The Purple Hotel and the Architectural Legacy of Hausner & Macsai
Update: Title corrected from "Macsai & Hausner." Also found this spectacular modernist house by Robert Hausner in Evanston.
Robert Powers, who runs the excellent chronicle of Chicago's midcentury architecture A Chicago Sojourn, has a nice tour of the Purple Hotel in Lincolnwood. It's unmissable if you've ever driven down Touhy, and even as it's fallen into total decrepitude—from Perry Como, to mob hits, to drug-fueled corruption, to sex clubs, to abandonment—it's remained a cult favorite of architecture nerds. Lee Bey had a good appreciation of it, beyond its now-kitschy glazed purple brick, back in March. (Unfortunately it's not that much to look at inside, even if you can set aside the rot.)
The Purple Hotel, originally known as the Hyatt Lincolnwood, was designed by Hausner & Macsai, whose real architectural legacy stretches up Lake Shore Drive. The fact that that narrow corridor is reminiscent of Miami Beach is due in part to the firm, having built 21 E. Chestnut, 1400 N. State Parkway, 1100 N. Lake Shore, 1240 N. Lake Shore, the Harbor House at 3200 N. Lake Shore, and the familiar, curved 1150 N. Lake Shore, the firm's breakthrough building, which won an AIA award after it was built in 1958. the firm also did a lot of work on the University of Chicago campus, translating their concrete to a more severe architectural atmosphere with buildings for the Woodlawn Social Services Center, the National Opinion Research Center, and the High Energy Physics Building.
Of all those, it's Harbor House that John Macsai is most proud of, as he mentions several times in his UIC oral history:
I mean, Harbor House had enough innovation that most normal clients would not agree to it. But Marv was a courageous young developer, who thought that… And really, he pandered his courage into millions and millions of dollars. He’s a very successful, now retired, multi-millionaire former developer.
First of all, it’s three elevator towers, there are no corridors. The corridors are as long as you saw here in this building. So every apartment has minimum corridor. Every apartment looks at the lake. There are no apartments which just only face west. About a third of the apartments have split bedrooms, which was the first.
And we dropped the living room down three steps, which was another innovation. So you walk in and you have this wonderful high ceiling and sunken living room. But in order to maintain the symmetry, I had to put the dining area inside. And my client said—he understood why I’m doing it, and he says, "Okay, let’s see. I think it might appeal to the market." And it had tremendous appeal.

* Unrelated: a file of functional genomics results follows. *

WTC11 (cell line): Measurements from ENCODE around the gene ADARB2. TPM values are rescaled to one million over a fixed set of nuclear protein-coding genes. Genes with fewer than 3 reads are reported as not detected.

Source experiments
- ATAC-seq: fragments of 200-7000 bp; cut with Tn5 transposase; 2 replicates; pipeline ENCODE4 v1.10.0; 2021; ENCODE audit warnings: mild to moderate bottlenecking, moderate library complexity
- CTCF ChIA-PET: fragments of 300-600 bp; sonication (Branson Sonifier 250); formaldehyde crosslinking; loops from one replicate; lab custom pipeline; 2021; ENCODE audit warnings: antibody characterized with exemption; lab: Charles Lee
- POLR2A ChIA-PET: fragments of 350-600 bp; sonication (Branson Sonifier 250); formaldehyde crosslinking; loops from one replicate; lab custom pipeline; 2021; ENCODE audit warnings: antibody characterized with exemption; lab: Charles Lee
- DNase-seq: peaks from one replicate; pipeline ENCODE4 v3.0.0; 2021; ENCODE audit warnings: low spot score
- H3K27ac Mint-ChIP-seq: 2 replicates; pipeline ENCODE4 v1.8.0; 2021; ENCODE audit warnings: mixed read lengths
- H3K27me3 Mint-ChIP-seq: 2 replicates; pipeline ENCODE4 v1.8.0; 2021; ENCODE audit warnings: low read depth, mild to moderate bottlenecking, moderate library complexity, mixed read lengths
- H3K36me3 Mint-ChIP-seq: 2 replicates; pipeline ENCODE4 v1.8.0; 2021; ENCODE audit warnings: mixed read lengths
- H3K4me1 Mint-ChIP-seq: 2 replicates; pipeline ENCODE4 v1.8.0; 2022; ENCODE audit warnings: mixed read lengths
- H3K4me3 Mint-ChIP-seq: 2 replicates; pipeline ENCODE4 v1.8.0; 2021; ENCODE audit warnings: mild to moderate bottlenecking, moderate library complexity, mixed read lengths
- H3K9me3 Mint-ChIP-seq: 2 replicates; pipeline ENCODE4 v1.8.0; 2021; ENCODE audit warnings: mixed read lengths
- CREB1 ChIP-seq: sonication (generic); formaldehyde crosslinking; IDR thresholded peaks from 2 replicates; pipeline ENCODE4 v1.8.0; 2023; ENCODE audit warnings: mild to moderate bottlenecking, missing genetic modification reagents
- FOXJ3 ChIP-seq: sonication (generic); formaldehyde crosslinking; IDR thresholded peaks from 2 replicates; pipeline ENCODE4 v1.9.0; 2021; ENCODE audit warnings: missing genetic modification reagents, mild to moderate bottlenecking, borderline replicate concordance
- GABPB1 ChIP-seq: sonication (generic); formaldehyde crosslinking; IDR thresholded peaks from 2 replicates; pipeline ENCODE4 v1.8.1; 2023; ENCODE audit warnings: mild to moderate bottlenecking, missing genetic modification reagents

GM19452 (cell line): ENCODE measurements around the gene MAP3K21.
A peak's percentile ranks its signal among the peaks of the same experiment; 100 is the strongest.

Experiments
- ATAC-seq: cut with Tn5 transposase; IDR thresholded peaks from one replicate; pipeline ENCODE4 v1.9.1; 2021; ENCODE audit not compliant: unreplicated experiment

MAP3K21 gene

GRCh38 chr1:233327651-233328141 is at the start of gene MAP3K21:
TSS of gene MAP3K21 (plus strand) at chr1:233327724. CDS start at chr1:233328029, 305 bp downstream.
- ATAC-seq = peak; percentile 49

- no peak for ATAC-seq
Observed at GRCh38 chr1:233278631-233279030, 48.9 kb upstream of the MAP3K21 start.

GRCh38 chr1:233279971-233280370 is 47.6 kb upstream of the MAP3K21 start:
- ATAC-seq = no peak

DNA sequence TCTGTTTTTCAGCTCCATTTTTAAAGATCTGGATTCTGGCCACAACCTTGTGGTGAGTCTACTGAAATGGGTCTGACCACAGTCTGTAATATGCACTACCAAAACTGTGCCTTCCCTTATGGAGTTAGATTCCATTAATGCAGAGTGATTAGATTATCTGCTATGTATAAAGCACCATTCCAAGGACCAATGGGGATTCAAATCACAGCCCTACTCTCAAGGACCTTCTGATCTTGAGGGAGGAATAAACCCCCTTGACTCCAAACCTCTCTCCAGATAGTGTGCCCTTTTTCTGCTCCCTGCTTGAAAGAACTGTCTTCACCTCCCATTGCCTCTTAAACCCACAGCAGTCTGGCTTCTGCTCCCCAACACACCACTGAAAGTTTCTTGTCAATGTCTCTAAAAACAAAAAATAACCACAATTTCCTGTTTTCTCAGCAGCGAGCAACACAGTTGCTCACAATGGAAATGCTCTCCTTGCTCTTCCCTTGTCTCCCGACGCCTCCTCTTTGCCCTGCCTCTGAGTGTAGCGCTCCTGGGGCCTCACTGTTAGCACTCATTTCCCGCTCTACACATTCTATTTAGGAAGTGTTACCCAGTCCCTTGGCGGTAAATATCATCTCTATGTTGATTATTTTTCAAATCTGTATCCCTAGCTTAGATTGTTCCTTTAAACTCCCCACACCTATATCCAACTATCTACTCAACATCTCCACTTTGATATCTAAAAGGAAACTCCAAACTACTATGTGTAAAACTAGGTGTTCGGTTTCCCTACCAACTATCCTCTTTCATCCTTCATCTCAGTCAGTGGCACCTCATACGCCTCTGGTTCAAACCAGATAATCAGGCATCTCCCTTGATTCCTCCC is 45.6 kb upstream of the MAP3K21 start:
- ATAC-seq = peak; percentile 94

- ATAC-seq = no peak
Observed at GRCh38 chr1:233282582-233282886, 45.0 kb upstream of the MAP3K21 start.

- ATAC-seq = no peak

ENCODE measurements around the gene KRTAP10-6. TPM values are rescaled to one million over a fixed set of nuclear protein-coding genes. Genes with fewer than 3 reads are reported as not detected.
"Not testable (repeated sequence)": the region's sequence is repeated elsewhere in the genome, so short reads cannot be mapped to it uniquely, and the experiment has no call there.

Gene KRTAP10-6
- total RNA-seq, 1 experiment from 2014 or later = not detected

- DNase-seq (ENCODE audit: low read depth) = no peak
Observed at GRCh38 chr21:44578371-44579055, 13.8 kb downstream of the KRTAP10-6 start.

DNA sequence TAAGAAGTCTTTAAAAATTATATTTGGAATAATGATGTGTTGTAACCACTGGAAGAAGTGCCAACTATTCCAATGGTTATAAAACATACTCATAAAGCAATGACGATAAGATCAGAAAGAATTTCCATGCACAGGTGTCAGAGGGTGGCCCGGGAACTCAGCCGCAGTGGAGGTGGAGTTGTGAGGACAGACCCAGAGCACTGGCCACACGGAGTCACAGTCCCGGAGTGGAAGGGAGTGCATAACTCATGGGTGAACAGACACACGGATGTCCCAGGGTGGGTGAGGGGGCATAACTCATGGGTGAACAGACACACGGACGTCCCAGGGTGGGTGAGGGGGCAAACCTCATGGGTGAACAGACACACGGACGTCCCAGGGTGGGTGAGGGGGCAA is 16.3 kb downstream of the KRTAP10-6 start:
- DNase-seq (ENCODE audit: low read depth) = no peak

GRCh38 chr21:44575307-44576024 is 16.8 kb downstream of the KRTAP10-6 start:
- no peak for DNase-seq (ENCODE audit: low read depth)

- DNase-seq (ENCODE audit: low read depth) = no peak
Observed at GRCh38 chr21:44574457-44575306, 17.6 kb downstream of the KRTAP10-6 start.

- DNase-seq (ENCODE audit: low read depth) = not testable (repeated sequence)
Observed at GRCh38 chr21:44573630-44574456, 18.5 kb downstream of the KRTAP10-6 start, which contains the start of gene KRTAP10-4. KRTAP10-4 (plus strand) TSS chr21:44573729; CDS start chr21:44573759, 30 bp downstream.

Well, this was the other one that the columns and the slabs are all pulled out, outward instead of pushed inward. That had two advantages. One, it doesn’t jut into the room. It moves outward, so it creates cleaner interior spaces, and a more powerful, brutal, strong exterior on the outside.
The late Sun-Times architecture critic Bill Newman, according to Macsai, considered it in the same league as Ludwig Mies van der Rohe's apartment buildings; you can see from the external view what Macsai means by the external columns and slabs saving interior space and making the exterior distinctive.
You can see the ideas that would become Harbor House in Hausner & Macsai's Water Tower Inn, another Hyatt that's since been replaced by Luicen LaGrange's enormous Park Tower. It's a fantastically odd building, looking like Mies van der Rohe on the bottom and the old, (in)famous Sun-Times building; here's a view from alongside it, and what it looked like from the ground. And you can see from the pictures how the actual Water Tower wasn't lost in the towering Near North Side like it is now, something Macsai lamented:
The one place where I think the building uniquely respected that location, which the current building really does not, is that it was kept low—though we could have gone higher—not to dwarf the Water Tower. But what happened since, you know, to Michigan Avenue, Michigan Avenue lost that boulevard feeling and it became a canyon among these one-uglier-than-the-other high-rises. You know, the Hyatt is dwarfing it. It’s just too big.
Somewhere between the Water Tower Inn and the Purple Hotel was Hausner & Macsai's design for the Bel Air East in St. Louis, which like their Lake Shore buildings, has a touch of the Miami coast to it. It's since been turned in to a horrific Hampton Inn.
I think the first building I saw by Macsai was done after his Hausner & Macsai years—the Evanston Place. When I was 16, I did a summer program at Northwestern, and passed by it regularly. It's one of those buildings that's leaning towards generic, but there's a touch of craft in it; maybe it was the layout of the windows, or the distinctive, very-'90s archways, or the way the line of the porch railings continues into green pinstripes of brick. I think it was the brick, actually, a bit of glazed brick faintly echoing the Purple Hotel of Macsai's past.